Emmanuelle Avril, Professor in British Politics and Society at Université Sorbonne Nouvelle, has just edited a new book along with Johann Neem, Associate Professor of History at Western Washington University, called Democracy, Participation and Contestation : Civil Society, Governance and the Future of Liberal Democracy.
The establishment of democracy on both sides of the Atlantic has not been a smooth evolution towards an idealized presumed endpoint. Far from it, democratization has been marked by setbacks and victories, a process often referred to as ‘contested democracy’. In view of recent mobilizations such as the Arab Spring and the Occupy movement, in which new technologies have played a key role, there is a need for a renewed analysis of the long-term evolution of US and UK political systems.
Using new areas of research, this book argues that the ideals and the practices of Anglo-American democracy can be best understood by studying diverse forms of participation, which go beyond classical expressions of contestation and dissent such as voting. The authors analyze political parties, social movements, communications and social media, governance, cultural diversity, identity politics, public-private actors and social cohesion to illustrate how the structure and context of popular participation play a significant role in whether, and when, citizens´ efforts have any meaningful impact on those who exercise political power. In doing so, the authors take crucial steps towards understanding how a vigorous public sphere and popular sovereignty can be made to work in today’s global environment.
This book will be of interest to students and scholars of political science, British and US history, democracy, political participation, governance, social movements and politics.
Introduction: “Contested Democracy”: A critical evaluation – Emmanuelle Avril & Johann Neem
Part I Contested Definitions of Democracy
Chapter 1: Rethinking 1828: The Emergence of Competing Democracies in the United States – Reeve Huston
Chapter 2: Some Ideological Aspects of the ‘Battle of Cable Street’ – Christos Efstathiou
Chapter 3: Democracy inc. and Radical Criticism in the US – Pierre Guerlain
Chapter 4: Is Equality the Goal?: Challenging Economic Inequality in the US and UK – Scot T. Fitzgerald
Part II Who Participates? Political Inclusion and Exclusion
Chapter 5: Democracy: America’s Other “Peculiar Institution” – Andrew W. Robertson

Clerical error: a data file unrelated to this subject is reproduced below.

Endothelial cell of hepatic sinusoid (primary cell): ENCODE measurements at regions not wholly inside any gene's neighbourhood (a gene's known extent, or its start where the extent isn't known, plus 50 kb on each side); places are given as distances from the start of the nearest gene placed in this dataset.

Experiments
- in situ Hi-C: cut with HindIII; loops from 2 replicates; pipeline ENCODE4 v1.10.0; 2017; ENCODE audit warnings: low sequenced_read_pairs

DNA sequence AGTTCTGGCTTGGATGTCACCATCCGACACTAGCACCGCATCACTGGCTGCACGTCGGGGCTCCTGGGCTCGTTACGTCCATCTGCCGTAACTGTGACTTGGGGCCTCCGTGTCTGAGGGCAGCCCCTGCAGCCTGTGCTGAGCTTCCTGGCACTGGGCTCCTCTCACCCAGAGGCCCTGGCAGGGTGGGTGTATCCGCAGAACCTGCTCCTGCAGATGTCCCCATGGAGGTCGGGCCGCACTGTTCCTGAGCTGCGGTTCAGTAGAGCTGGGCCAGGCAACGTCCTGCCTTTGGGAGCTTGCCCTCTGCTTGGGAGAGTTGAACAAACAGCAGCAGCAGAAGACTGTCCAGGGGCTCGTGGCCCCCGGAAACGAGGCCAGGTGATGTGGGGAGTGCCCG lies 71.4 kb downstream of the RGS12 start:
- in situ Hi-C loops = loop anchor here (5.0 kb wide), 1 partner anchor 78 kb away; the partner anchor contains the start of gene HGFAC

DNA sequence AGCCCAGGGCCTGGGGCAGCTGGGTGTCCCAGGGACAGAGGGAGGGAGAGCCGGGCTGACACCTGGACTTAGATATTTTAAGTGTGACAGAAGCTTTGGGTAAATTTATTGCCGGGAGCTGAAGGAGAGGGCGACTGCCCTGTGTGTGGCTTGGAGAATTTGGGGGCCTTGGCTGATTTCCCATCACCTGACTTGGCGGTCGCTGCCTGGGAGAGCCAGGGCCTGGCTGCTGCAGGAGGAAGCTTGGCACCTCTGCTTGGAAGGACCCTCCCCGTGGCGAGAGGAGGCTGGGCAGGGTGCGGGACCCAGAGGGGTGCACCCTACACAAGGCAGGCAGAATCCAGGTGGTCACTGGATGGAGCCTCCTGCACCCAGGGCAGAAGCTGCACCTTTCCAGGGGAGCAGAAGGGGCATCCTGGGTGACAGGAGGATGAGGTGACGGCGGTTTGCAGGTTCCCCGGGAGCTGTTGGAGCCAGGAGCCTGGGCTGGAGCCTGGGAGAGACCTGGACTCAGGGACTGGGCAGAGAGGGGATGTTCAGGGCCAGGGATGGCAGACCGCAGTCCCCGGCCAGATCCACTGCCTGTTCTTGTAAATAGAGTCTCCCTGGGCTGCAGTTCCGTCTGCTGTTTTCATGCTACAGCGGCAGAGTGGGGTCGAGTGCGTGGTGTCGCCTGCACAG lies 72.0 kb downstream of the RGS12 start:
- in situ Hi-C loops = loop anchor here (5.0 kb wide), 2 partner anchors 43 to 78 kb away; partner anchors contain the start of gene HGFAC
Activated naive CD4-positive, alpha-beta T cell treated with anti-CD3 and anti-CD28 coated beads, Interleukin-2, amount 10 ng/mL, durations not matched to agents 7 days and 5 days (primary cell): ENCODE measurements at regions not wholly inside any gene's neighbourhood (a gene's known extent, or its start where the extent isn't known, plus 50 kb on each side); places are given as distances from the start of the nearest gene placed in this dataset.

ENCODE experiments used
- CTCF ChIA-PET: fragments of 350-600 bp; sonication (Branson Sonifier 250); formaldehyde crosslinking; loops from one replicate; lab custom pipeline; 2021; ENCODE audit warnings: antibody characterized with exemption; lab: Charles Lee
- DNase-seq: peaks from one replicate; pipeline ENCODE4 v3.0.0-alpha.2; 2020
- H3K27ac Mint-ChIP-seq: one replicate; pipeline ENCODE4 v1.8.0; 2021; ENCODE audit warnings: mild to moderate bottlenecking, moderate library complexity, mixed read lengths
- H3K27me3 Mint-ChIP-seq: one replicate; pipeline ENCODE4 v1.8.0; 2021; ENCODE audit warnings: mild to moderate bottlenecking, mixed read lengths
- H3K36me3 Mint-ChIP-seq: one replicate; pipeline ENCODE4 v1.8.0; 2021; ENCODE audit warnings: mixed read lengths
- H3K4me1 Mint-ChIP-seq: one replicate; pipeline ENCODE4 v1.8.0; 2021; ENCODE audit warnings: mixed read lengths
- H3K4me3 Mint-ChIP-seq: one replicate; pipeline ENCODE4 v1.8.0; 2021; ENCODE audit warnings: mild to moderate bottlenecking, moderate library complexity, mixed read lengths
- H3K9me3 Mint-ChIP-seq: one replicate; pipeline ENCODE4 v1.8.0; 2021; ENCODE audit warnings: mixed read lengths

Chapter 6: Undocumented Immigrants, From Pariahs to Citizens? Mobilizations and Arguments in Favor of Inclusion – James Cohen
Chapter 7: Productive Protest? The contested higher education reforms in England under the Coalition Government – Sarah Pickard
Chapter 8: A Tale of Polarizations: Stress, Inertia and Social Change in the New Gilded Age – Jean-Baptiste Velut
Part III Governance and the Management of Democratic Processes
Chapter 9: Public Participation, Planning and Housing: a Changing Balance of Power? – David Fée
Chapter 10: The English Regions since 1994: Decentralization and the Contested Terrain of Territorial Governance – Houari Mired
Chapter 11: The European Citizens’ Initiative: the Influence of Anglo-American Governance Ideology on Recent EU Institutional Reforms – Coralie Raffenne
Chapter 12: Channeling Indigenous Contestation of Uranium Mining in Australia: Legislation, Negotiation, Co-optation – Sandrine Tolazzi
Chapter 13: Partners not protesters? Managing Contests to Traditional Democracy through Expanded Public Input into Political Decision-making – Jennifer Lees-Marshment
Part IV A Changing Public Sphere. New Spaces and New Tools.
Chapter 14: Contested Boundaries of Representation: Patterns of Transformation in Black Petitioning in Massachusetts, 1770-1850 – Daniel Carpenter and Nicole Topich
Chapter 15: Social networks and Democracy: Fightbacks and Backlashes in the World Wide Agora – Emmanuelle Avril
Chapter 16: Local Democracy and Public Spaces in Contest: Graffiti in San Francisco – Guillaume Marche
Chapter 17: A Faux-Public Sphere: Liberty Mutual Markets an Online Conversation Economy for Citizen-Consumers – Sheena Raja
Chapter 18: Social Media and Political Activism: Breaking the Offline and Online Division – Cristiana Olcese
Concluding remarks: Does Democracy Have a Future? – Gary GerstleTweet